Especially before the snowfall in October and November, the nights are often pitch-black in Finland and the days quite dim as well. This puts pedestrians crossing the streets or walking along roads with no footpath at great risk, as drivers often cannot notice them in the dark. In the early 1950s, a Finnish farmer called Arvi Lehti came up with a simple solution to the problem by inventing the pedestrian reflector.
The story goes that Mr. Lehti originally developed the reflector to protect horses and carts from crashing with cars, but it soon became evident that the pedestrians would greatly benefit from his invention as well.
The reflector has been an invaluable invention in advancing pedestrian safety in Finland, as it improves the visibility of pedestrians as much as by hundreds of meters and allows the drivers more time to react. Nowadays, it is even required by the Finnish law (Road Traffic Code) that pedestrians wear an appropriate reflector while moving on the road during dark.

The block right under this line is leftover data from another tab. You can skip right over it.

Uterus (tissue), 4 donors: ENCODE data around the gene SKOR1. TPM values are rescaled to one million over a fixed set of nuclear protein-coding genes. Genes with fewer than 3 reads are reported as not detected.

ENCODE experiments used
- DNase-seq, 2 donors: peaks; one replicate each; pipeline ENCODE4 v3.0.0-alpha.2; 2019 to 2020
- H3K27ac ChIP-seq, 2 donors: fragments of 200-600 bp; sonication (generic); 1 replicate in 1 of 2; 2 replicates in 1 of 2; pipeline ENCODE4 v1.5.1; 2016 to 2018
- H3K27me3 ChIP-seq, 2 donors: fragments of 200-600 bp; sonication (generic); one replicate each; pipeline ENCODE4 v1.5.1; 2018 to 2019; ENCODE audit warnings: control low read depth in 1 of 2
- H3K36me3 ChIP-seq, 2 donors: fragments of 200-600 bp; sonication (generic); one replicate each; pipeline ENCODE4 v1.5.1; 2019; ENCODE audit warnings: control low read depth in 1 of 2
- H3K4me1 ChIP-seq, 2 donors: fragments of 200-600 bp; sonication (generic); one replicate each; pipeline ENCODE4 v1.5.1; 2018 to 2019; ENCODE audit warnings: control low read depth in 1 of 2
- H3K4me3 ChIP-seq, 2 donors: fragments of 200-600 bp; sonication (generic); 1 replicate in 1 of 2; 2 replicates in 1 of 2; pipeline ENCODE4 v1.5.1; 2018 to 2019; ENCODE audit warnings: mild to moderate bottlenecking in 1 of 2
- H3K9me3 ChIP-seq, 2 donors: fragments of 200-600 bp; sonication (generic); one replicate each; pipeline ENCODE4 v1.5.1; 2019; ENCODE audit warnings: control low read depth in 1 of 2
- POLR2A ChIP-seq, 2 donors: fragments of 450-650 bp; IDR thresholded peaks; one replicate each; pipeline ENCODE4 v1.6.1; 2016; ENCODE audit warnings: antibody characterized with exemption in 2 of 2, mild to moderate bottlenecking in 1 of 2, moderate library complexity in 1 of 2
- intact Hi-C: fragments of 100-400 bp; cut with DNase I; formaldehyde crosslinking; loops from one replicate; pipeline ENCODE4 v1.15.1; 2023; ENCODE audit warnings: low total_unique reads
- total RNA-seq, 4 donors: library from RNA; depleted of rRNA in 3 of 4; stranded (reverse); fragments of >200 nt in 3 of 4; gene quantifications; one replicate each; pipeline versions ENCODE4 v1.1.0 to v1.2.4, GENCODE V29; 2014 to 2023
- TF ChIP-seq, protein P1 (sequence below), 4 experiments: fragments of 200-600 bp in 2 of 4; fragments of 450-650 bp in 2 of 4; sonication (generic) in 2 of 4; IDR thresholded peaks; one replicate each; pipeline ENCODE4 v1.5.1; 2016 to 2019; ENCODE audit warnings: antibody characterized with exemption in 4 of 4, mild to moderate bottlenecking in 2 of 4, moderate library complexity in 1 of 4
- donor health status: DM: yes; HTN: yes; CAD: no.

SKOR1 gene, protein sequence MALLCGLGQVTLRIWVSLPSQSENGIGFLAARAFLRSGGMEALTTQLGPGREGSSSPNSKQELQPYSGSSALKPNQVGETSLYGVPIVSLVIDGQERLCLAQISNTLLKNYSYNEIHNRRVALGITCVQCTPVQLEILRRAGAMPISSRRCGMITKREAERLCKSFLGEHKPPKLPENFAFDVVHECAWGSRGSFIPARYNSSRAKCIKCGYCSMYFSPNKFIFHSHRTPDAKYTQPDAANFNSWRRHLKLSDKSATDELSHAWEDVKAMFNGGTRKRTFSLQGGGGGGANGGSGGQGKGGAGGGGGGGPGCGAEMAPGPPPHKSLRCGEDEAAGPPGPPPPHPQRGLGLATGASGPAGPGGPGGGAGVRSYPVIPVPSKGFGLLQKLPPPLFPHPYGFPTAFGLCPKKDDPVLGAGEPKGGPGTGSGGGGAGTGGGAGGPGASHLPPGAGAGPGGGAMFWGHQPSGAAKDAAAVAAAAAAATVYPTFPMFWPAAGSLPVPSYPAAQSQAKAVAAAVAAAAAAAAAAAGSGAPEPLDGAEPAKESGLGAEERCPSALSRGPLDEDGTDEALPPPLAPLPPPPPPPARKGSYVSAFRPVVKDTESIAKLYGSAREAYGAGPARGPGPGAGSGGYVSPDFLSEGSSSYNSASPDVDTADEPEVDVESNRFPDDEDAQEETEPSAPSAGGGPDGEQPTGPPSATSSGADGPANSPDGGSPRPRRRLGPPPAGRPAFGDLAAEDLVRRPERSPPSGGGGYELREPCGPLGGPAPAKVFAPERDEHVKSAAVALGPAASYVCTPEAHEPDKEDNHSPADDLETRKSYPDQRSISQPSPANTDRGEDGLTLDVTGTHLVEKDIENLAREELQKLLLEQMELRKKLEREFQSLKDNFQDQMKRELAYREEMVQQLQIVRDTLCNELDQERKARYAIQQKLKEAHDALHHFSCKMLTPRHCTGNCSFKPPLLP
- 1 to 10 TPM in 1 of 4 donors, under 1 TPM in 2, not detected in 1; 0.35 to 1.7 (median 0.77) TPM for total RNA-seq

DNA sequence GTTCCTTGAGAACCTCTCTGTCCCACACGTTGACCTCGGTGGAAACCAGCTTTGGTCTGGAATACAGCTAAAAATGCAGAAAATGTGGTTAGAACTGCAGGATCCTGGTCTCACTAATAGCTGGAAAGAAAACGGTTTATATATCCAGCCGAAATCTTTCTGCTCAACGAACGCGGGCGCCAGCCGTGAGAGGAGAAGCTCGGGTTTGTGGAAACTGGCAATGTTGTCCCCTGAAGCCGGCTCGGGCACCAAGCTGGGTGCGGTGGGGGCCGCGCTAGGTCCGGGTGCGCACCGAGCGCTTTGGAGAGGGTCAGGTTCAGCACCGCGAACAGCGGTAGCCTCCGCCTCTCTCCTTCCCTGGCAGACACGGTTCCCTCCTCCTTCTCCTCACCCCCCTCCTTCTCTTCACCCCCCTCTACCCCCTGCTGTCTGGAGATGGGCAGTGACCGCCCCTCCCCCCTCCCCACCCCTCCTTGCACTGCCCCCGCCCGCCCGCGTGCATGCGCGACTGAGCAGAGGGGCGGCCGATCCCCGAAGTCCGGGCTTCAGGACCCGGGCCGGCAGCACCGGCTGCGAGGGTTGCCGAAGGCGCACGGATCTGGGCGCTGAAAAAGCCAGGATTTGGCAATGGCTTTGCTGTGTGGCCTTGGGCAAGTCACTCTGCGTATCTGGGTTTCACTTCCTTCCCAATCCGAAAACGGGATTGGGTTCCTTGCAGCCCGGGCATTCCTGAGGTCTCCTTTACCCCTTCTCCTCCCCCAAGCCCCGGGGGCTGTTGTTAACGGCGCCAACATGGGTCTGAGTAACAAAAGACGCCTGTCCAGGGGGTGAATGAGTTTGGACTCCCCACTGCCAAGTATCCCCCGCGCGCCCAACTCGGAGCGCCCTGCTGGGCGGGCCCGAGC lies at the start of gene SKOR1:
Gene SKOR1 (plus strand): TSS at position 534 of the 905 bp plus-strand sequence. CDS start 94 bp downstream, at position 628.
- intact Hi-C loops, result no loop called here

Pedestrian reflectors come in numerous shapes and colors. One of the most popular designs of the reflector is ‘Snowflake’ produced since the 1970s. In addition to new reflector designs, the Finns are constantly coming up with new ways for the pedestrians to get noticed in the dark. This year, for example, a Finnish supermarket chain introduced reusable shopping bags made from reflective material.